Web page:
can tell you a very painful memory about discovering the edge between fantasy and
reality. My friends were out in the middle of the street playing cricket, no less, when
I decided to join them. I was never good at sports, my hand and eye co-ordination
is more the product of wishful thinking than reality. But I ventured in, as a good
sport, and also as a way to provide entertainment for the group. Again, having the
soul of an actor can force you to put your person al image at risk for no good reason
except that it gives you a chance to affect the situation to your advantage.
Applause drives the reasoning of any self-respecting ham. In other words, any-
thing for attention. So here we are playing cricket, looking out for the cars turning
into the street and forcing us to scatter onto the sidewalks, and I hit a ball over the









fence nearest my left. It's a miracle that my make-shift bat even made contact with
the ball, and that I managed to direct it away from the pitcher. It's another miracle
that in the scramble for the fielders to find the ball, I scream out "Over there". Note
that the "th's" were intact. My English English teacher would have been proud of
me, but more likely, my mother would have been even more excited by my
"mastery of the language". The game stopped still for those few seconds while I
spoke. Then the giggling and snickering began. Someone was hollering my
phrase in the most exaggerated British accent. Then the others picked it up. It
sounded strange as any foreign language sounded to me. Who could have said
that phrase, was my question? Any sensible person in those given circumstances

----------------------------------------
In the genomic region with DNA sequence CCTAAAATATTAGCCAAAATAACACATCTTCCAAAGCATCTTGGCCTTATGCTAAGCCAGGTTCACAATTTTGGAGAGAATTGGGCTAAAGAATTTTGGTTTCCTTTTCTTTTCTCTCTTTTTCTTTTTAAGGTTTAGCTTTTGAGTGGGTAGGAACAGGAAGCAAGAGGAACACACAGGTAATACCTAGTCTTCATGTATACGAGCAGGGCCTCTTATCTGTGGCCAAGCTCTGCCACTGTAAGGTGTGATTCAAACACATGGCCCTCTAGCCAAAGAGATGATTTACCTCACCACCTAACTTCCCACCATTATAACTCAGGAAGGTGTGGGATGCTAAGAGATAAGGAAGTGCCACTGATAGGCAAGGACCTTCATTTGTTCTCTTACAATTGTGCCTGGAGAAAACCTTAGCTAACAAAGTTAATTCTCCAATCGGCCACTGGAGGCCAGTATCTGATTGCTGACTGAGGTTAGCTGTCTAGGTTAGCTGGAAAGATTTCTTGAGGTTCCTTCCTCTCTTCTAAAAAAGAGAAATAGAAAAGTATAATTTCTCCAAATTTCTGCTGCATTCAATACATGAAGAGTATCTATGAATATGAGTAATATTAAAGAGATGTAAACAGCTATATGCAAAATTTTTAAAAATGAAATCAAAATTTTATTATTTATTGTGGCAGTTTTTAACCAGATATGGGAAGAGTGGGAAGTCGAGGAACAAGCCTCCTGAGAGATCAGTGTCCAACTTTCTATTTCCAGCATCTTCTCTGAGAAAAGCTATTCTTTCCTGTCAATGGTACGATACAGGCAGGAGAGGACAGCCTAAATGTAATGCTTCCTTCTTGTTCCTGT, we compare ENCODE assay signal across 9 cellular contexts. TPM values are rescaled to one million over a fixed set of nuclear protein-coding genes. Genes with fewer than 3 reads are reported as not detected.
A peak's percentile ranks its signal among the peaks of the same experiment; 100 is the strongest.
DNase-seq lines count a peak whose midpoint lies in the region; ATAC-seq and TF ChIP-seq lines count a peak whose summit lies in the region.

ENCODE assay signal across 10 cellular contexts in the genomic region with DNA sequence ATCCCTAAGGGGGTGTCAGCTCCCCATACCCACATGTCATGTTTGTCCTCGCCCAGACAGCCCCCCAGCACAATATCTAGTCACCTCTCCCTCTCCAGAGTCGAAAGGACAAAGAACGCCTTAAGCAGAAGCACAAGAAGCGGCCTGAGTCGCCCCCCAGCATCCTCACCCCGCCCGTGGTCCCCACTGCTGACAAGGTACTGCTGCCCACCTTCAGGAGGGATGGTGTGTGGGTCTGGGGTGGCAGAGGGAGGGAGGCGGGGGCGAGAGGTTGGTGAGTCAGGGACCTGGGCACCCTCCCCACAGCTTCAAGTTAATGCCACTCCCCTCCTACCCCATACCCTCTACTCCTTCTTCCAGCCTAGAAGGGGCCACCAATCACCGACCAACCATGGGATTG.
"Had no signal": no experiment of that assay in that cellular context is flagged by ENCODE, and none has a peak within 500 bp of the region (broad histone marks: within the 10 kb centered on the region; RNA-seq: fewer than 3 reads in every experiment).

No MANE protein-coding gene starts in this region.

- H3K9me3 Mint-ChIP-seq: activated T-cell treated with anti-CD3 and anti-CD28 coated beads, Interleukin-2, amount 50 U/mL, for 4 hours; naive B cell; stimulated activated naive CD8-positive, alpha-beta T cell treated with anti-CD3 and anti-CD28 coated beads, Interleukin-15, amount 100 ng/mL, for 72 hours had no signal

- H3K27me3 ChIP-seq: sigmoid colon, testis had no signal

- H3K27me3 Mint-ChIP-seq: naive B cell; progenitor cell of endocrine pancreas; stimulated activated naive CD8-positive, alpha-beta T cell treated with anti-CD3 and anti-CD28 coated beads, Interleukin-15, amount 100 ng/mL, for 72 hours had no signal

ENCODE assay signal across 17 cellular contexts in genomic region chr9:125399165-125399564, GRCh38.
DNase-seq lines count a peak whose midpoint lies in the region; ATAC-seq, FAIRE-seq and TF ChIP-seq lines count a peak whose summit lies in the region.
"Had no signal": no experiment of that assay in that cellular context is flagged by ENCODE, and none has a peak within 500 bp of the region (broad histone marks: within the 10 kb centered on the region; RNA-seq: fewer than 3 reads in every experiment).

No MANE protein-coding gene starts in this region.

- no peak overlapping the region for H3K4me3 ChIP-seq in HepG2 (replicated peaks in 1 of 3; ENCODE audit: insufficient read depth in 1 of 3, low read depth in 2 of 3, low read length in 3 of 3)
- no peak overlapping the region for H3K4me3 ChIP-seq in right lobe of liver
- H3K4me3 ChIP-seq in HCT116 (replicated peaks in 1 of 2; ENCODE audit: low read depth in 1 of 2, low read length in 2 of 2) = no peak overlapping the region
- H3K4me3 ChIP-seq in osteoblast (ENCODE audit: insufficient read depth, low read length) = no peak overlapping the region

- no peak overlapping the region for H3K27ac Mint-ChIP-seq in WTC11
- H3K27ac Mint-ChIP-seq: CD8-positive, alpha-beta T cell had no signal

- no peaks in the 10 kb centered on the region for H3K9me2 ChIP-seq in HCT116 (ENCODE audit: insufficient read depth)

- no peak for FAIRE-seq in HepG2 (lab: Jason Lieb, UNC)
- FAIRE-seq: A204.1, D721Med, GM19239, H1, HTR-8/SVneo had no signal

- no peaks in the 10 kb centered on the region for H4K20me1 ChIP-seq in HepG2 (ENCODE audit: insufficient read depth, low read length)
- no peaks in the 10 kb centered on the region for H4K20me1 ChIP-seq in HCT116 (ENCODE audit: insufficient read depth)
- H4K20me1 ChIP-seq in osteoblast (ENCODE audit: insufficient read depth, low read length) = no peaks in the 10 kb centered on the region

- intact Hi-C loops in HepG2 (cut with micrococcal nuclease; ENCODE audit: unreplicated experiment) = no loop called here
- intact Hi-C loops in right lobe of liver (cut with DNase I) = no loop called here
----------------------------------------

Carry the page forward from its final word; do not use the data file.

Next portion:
would have enunciated "Ovuh dyuh!".
By the time I graduated from high school, rather secondary school, to use
our preferred label, I had the privilege of claiming to be a member of a television
production company, Banyan Television Workshop. We wrote short skits about
local people who were colourfull" because of their use of the Trinidadian language.
In other words, you could find these people anywhere we looked. The few people
who spoke British English, were in positions of authority and they made an effort to
impress the people that they were addressing.
This opportunity, to write and act these familiar characters, gave me a new
lease on life. The chains fell from around my tongue and my brain began to feel as
if it were oiled and moving along without hiccups. I had been granted the supreme
opportunity of an actor's life, my quest for legitimization was answered. Now I
could be any number of people from my environment, simply by changing my
persona. Even more exciting than that freedom, was the fact that I would be shown
appreciation for my facility to slip from one mask to the other. I could travel up and
down the continental shift, moving from Caribbean to English intonations, without
anyone being offended. All the shades of my existence could be called into the
performance medium, and I at last, could feel integrated.
School children are not encouraged to write in Trinidadian. It is viewed, by
our esteemed educators, to be a "dialect" not fitted to the expression of higher
thoughts. Our writers have their books published by British publication houses.
Our best student writing is designed to be read by foreign audiences, for example
the board of the General Certificate of Education in London. We are supposedly
writing so that our fellow Caribbean teachers can read our thoughts and English is
the best means of communication. Everyone who writes the language, knows that
they have to translate their thoughts as fast as they can speak, if they are going to
sound more than morons attempting to speak "the Queen's English".
What we've managed to do, as a nation, is to relegate our language to the
back room of 'other'. Our calypso singers, politicians and television stars, are









allowed to speak Trinidadian. But our daily newspaper is produced in the best
English this side of London. After all, I suppose it is important that Her Majesty can
read our daily goings on, regardless of the fact that we became an independent
Republic some twelve years ago. So who are we playing to? It seems the only
people who get to question the value judgement that we place on our indigenous
language are the cultural workers in the field of poetry and playwrighting. When we